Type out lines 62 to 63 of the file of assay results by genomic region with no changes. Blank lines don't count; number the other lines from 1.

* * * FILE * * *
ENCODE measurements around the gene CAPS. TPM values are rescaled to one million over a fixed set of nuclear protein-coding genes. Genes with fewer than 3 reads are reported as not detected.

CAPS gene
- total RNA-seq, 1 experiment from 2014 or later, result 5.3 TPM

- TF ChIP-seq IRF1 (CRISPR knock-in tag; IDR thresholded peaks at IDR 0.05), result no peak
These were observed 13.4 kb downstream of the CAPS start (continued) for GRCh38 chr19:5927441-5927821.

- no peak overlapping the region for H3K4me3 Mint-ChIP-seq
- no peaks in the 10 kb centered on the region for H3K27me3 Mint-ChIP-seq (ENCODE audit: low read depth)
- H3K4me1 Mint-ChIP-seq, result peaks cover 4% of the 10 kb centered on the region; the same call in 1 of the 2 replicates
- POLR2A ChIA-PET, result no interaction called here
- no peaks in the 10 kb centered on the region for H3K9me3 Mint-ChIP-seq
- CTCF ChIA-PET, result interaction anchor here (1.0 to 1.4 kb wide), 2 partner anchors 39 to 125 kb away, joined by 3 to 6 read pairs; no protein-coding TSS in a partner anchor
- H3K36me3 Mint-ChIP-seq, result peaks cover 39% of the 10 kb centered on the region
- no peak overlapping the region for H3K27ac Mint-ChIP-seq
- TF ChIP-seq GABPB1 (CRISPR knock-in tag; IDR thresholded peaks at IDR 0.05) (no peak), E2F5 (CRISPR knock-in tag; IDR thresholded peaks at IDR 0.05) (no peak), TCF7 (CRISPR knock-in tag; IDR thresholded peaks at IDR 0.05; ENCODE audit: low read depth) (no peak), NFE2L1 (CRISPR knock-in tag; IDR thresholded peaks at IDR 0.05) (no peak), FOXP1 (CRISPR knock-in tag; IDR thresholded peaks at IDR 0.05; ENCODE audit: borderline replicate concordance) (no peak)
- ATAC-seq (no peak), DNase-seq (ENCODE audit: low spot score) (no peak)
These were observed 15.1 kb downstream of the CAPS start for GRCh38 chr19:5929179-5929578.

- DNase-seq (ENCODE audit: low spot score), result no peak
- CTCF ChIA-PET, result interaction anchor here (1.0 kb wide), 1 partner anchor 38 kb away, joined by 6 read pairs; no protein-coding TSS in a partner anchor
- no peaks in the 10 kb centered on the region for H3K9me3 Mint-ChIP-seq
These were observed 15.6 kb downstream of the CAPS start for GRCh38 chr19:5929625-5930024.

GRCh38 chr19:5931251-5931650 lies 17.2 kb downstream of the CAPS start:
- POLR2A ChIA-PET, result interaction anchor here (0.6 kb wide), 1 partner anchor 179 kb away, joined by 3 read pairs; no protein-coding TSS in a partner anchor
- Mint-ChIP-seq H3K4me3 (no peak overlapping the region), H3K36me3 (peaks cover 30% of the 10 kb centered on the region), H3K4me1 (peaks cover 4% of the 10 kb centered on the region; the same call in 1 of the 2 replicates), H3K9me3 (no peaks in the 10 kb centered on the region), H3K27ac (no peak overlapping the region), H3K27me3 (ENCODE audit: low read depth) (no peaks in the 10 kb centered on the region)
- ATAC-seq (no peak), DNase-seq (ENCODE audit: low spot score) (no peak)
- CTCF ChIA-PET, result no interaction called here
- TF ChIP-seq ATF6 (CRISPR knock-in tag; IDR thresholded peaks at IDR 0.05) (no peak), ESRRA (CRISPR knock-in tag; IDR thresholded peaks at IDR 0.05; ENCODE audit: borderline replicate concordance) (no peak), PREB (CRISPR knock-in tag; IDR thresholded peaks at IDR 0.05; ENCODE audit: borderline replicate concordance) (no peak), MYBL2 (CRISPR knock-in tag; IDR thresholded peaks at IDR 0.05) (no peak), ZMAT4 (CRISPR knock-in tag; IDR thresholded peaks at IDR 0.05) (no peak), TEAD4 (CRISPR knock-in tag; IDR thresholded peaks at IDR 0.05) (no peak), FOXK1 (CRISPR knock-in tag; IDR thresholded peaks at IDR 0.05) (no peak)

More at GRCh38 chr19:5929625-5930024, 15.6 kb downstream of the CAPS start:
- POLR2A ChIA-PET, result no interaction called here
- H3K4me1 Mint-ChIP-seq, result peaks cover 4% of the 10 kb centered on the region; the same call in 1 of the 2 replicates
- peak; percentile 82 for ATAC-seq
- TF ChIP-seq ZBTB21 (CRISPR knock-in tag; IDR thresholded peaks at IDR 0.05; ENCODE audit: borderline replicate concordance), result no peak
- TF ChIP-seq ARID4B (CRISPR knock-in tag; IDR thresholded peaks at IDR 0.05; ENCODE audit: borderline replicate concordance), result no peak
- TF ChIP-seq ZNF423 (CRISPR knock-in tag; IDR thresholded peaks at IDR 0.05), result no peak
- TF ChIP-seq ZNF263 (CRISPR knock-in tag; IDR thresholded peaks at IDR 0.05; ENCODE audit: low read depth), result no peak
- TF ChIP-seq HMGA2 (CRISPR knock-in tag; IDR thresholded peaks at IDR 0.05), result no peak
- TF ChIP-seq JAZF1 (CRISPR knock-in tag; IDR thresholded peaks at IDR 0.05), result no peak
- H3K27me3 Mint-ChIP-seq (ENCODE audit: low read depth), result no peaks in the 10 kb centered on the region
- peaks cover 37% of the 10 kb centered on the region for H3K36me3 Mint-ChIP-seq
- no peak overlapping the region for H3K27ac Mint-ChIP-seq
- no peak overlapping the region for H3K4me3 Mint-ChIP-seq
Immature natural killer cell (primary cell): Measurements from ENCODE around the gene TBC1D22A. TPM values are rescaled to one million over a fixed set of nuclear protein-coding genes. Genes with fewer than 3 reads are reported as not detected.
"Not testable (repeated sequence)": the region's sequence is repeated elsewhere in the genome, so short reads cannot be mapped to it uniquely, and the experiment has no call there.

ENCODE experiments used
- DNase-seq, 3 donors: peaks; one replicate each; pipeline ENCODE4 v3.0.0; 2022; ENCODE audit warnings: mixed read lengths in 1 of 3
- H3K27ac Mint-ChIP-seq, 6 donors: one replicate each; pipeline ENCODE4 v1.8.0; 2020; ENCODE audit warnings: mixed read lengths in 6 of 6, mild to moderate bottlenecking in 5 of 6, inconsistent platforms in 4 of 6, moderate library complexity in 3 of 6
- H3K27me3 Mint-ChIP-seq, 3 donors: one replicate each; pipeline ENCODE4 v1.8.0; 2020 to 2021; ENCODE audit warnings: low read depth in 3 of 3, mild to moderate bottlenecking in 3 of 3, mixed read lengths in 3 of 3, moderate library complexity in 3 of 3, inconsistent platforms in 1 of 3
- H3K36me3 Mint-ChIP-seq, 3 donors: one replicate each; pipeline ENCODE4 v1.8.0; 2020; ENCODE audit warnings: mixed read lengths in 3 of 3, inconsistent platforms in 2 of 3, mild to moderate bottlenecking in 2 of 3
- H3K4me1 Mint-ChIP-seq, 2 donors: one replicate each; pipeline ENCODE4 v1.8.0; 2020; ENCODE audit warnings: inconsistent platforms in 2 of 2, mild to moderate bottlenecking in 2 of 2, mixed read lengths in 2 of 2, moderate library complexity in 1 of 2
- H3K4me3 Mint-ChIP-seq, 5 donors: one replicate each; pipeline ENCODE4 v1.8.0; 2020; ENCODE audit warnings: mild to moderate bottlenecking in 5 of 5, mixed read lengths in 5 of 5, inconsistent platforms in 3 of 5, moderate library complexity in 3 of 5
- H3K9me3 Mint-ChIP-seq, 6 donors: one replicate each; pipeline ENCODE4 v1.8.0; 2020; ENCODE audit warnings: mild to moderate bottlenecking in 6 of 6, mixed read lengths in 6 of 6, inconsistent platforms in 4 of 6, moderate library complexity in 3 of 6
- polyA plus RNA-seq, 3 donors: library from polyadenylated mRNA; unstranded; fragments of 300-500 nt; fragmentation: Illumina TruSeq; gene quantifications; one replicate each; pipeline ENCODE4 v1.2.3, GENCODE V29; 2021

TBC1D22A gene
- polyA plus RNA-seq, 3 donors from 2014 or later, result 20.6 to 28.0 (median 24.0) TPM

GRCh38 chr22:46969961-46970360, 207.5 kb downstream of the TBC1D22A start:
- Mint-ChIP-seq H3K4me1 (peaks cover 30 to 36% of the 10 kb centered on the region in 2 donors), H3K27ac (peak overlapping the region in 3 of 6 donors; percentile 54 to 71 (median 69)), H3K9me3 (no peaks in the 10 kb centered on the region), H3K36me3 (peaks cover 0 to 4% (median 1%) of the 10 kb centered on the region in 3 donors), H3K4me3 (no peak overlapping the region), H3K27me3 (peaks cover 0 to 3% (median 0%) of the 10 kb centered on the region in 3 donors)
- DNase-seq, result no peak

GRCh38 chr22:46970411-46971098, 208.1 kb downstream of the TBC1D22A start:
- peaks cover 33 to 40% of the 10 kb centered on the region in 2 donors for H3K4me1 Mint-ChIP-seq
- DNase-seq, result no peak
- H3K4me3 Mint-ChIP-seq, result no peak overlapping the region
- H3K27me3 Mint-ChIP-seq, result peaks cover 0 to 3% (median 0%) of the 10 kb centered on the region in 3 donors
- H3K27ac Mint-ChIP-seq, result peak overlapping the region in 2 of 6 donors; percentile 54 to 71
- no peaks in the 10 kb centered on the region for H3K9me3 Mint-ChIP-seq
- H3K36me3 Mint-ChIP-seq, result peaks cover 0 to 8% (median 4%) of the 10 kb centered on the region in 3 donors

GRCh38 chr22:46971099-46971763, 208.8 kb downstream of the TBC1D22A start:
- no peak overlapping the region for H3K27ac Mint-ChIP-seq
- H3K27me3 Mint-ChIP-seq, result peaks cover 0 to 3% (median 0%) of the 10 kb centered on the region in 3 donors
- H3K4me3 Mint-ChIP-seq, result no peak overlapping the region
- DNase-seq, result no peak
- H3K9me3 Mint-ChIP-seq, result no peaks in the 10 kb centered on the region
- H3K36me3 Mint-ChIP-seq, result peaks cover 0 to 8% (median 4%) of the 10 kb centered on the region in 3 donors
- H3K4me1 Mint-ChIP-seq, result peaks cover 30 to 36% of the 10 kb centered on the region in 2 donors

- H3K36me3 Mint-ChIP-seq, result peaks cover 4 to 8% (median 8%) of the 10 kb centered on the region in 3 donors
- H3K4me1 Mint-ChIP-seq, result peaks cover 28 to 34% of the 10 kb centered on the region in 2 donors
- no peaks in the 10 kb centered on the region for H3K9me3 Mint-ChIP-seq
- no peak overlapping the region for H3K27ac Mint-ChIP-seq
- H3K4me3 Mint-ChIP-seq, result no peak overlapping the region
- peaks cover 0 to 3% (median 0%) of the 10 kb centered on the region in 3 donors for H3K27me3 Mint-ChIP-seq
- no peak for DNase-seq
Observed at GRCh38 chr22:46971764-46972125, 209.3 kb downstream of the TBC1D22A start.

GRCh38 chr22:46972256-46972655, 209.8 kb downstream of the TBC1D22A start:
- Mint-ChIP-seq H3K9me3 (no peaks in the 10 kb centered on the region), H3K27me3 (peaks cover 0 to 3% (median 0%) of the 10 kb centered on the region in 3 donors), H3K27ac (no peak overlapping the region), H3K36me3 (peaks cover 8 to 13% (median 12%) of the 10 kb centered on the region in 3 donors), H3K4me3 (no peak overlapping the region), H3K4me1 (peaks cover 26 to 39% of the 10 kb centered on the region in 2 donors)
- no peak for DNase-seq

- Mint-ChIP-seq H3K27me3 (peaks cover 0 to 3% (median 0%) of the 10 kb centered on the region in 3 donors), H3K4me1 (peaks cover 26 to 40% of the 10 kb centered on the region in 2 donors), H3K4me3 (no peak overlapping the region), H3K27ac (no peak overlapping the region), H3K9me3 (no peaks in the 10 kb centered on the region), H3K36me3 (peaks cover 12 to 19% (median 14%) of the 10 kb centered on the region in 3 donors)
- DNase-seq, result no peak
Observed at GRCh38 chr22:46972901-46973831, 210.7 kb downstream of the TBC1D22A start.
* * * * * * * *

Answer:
- H3K27ac Mint-ChIP-seq, result peak overlapping the region in 2 of 6 donors; percentile 54 to 71
- no peaks in the 10 kb centered on the region for H3K9me3 Mint-ChIP-seq